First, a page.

Behavioral and physiological responses of largemouth bass to rain-induced reductions in dissolved oxygen in an urban system

Greg L. Gaulke, John R. Wolfe, Douglas L. Bradley, Penelope E. Moskus, David H. Wahl, Cory D. Suski

Research output: Contribution to journalArticlepeer-review

Abstract

Abstract: Waters in urban areas often experience hypoxic events due to combined sewer overflows, which have the potential to negatively affect aquatic biota. Despite these hypoxic events, many urban areas have diverse fish assemblages, suggesting hypoxia has a minimal impact. Data to quantify the impacts of aquatic hypoxia in urban systems are currently lacking. The current study sought to define how rain-induced hypoxia affected the movement, distribution, and physiology of individual Largemouth Bass Micropterus salmoides residing in the Chicago Area Waterway System (CAWS), an urban area prone to episodes of hypoxia. Following the onset of hypoxic events, the likelihood of Largemouth Bass remaining in hypoxic water was reduced, but fish did not completely avoid hypoxic areas. This suggests that hypoxia exerts only a moderate influence on the movement of Largemouth Bass. Field sampling showed that Largemouth Bass from the site prone to hypoxia were not in poor nutritional condition and were not suffering from chronic stress, relative to compared with those from reference sites. Field sampling also showed that fish from the CAWS displayed an improved capability to transport oxygen in the blood compared with individuals from control sites. Following a low-oxygen challenge in the laboratory, fish from the CAWS also displayed elevated levels of oxygen transport capabilities compared with fish from some control sites. Together, results suggest that hypoxic events have limited behavioral consequences for Largemouth Bass, and in fact, Largemouth Bass in our study may have developed an improved ability to tolerate hypoxia, which would allow them to persist in hypoxia-prone areas. Received January 15, 2015; accepted May 19, 2015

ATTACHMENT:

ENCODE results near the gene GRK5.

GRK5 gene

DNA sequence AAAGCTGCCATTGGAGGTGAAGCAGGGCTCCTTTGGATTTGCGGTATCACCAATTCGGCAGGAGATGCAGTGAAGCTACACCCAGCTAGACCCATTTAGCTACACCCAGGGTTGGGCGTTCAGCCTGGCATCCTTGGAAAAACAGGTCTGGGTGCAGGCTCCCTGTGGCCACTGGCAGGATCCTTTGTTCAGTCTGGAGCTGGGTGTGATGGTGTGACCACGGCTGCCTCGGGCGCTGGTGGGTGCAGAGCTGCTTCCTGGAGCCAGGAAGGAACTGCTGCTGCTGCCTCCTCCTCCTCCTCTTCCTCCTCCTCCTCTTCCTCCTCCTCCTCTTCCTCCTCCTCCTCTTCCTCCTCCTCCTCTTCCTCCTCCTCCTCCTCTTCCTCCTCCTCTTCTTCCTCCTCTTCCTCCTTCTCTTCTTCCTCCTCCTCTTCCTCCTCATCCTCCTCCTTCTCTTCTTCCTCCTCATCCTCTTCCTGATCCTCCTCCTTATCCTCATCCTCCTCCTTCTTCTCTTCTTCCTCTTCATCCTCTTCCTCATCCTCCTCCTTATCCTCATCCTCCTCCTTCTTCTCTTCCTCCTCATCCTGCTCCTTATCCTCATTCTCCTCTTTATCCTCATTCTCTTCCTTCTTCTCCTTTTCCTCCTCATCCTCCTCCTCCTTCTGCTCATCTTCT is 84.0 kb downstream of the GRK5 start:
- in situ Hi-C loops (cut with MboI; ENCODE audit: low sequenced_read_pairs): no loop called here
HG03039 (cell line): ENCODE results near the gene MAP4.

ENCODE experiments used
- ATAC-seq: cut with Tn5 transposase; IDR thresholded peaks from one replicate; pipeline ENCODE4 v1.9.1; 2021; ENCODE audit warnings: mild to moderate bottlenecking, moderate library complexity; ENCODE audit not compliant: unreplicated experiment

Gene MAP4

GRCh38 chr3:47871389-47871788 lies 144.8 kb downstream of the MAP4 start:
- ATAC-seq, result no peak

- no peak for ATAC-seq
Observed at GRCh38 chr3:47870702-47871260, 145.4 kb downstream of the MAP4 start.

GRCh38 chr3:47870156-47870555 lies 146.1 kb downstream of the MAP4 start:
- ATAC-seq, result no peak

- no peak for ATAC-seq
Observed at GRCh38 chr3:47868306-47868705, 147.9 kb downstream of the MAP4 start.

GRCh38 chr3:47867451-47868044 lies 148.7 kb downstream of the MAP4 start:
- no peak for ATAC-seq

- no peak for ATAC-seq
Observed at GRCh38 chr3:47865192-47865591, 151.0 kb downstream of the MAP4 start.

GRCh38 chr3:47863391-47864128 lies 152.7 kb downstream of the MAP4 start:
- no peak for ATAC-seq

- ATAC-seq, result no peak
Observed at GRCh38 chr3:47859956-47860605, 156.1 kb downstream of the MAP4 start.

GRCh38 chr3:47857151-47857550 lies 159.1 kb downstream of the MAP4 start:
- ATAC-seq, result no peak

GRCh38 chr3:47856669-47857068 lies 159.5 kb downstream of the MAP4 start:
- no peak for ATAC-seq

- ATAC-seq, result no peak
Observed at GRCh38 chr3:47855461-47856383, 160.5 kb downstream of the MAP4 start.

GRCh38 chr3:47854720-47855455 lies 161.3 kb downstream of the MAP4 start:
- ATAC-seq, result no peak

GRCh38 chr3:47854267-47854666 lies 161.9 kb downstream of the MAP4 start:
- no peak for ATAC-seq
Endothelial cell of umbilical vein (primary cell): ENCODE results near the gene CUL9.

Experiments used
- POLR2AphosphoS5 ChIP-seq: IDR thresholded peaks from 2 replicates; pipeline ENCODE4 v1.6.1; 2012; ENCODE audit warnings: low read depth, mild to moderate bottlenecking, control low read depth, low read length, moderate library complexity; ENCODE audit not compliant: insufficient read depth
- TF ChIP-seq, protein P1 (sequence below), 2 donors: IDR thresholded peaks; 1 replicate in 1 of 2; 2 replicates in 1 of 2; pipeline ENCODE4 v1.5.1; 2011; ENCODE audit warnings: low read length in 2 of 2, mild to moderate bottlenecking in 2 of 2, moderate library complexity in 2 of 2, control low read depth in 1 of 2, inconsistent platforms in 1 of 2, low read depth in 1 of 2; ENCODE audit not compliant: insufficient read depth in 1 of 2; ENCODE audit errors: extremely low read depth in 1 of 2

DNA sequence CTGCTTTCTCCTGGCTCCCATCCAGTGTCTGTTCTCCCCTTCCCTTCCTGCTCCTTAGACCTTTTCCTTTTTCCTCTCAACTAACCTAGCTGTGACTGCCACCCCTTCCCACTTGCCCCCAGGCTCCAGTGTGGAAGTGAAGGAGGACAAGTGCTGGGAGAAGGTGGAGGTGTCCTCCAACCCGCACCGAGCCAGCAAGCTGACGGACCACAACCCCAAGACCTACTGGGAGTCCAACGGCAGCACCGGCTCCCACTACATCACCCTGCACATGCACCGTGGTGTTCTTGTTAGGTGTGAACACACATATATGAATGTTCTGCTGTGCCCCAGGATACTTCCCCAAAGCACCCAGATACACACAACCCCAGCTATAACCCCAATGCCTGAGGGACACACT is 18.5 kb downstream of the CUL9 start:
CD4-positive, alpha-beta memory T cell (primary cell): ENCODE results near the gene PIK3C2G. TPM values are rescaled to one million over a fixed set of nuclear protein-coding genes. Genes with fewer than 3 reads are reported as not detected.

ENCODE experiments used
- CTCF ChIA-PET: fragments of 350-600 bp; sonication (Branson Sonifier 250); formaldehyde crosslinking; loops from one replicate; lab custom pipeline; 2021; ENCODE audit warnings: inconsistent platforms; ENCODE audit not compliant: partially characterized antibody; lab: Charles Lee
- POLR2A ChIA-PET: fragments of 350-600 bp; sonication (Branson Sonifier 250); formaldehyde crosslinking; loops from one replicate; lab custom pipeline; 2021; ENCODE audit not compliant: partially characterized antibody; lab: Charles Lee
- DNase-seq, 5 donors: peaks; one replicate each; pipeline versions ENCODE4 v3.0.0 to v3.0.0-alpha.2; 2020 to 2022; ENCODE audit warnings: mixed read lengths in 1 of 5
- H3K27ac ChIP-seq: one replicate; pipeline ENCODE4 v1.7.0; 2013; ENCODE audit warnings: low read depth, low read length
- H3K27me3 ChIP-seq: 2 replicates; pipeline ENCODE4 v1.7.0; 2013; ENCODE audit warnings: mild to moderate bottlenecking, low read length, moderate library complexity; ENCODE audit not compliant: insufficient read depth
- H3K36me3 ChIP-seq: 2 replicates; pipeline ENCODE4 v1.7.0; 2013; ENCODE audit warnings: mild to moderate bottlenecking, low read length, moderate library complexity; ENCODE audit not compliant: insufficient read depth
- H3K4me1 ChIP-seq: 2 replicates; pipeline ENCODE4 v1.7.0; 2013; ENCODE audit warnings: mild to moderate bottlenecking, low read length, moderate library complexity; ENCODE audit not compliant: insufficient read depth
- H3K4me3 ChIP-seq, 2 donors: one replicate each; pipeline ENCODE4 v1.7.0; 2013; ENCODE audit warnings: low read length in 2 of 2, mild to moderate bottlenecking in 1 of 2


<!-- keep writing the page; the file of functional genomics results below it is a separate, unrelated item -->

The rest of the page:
Original languageEnglish (US)
Pages (from-to)927-941
Number of pages15
JournalTransactions of the American Fisheries Society
Volume144
Issue number5
DOIs
StatePublished - Sep 3 2015

Keywords

  • INHS

ASJC Scopus subject areas

  • Ecology, Evolution, Behavior and Systematics
  • Aquatic Science

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